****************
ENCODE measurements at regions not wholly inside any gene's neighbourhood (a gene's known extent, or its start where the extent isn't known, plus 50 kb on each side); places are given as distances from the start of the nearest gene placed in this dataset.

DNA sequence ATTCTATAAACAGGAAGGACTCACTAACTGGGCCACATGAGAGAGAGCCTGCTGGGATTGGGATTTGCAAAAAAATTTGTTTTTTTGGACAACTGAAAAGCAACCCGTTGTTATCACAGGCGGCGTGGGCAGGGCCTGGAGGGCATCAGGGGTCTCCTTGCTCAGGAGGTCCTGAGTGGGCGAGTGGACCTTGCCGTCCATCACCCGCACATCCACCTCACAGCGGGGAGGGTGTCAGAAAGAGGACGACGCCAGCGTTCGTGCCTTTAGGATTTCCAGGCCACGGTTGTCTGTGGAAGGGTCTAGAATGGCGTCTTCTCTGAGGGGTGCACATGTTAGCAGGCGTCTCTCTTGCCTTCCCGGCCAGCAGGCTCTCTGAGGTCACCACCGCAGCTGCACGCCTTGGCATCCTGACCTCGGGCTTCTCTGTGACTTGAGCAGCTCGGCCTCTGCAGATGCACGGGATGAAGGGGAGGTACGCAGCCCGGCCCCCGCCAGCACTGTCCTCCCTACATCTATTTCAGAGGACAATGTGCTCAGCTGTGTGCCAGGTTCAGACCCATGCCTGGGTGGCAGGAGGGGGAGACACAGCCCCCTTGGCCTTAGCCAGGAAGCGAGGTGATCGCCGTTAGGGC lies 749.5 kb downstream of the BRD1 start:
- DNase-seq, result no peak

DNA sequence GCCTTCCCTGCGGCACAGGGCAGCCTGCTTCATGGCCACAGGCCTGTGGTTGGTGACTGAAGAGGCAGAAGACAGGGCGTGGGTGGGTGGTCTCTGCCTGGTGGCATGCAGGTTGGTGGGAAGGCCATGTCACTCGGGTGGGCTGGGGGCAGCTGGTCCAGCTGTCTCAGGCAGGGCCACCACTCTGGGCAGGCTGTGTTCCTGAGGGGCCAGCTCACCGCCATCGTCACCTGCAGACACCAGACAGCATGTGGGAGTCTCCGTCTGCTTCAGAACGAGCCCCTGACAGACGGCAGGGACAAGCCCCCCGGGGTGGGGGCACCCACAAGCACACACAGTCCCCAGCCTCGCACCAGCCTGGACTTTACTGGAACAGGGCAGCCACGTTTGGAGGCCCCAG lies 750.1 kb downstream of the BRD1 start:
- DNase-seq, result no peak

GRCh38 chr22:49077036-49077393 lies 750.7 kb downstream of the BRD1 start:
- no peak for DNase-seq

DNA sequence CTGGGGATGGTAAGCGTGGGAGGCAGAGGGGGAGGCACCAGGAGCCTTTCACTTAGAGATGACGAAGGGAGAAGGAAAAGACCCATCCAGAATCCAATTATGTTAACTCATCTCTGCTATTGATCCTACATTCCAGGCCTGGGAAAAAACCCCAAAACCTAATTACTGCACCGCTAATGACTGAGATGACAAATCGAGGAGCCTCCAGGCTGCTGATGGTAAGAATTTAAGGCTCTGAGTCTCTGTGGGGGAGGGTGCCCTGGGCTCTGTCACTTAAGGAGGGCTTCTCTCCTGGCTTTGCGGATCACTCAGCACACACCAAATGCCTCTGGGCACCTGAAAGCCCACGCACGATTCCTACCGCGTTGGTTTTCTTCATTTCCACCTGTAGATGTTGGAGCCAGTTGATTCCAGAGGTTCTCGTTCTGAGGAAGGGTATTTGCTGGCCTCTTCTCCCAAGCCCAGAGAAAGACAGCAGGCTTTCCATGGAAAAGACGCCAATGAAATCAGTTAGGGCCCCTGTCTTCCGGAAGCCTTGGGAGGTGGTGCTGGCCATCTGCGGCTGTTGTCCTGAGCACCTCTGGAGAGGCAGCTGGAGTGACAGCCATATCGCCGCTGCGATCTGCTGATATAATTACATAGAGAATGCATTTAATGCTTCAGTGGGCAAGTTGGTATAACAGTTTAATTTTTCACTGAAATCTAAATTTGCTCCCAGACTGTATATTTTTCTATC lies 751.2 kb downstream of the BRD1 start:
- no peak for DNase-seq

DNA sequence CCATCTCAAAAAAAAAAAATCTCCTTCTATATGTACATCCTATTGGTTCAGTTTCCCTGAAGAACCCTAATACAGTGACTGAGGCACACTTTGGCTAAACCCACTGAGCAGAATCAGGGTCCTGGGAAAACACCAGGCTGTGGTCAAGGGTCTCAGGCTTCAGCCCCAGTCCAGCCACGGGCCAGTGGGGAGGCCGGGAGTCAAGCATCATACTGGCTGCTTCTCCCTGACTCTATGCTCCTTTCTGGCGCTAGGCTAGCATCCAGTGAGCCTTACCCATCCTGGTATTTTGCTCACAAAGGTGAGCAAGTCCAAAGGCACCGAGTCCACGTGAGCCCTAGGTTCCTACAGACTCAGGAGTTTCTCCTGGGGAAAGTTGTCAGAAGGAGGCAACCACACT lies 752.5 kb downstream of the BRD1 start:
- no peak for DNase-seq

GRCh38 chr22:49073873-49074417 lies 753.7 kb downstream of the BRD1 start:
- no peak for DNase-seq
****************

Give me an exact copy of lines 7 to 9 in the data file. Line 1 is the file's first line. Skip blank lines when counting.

- no peak for DNase-seq

DNA sequence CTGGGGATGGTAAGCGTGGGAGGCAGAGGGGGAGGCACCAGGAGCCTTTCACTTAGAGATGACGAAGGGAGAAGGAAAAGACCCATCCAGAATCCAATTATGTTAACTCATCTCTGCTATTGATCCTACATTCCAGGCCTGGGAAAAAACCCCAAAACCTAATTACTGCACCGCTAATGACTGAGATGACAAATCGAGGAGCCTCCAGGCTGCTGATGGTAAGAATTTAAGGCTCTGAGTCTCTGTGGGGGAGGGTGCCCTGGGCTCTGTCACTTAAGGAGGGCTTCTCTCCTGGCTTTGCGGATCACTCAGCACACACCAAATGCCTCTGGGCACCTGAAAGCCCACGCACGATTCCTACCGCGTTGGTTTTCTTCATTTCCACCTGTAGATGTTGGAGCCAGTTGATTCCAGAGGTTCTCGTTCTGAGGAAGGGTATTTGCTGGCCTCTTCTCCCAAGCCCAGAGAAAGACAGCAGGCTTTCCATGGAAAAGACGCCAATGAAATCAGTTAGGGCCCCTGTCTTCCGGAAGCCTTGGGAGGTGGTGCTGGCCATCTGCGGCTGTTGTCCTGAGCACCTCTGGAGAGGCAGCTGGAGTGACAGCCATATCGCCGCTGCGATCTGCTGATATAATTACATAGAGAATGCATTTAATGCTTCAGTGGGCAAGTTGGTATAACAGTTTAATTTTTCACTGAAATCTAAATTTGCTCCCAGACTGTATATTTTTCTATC lies 751.2 kb downstream of the BRD1 start:
- no peak for DNase-seq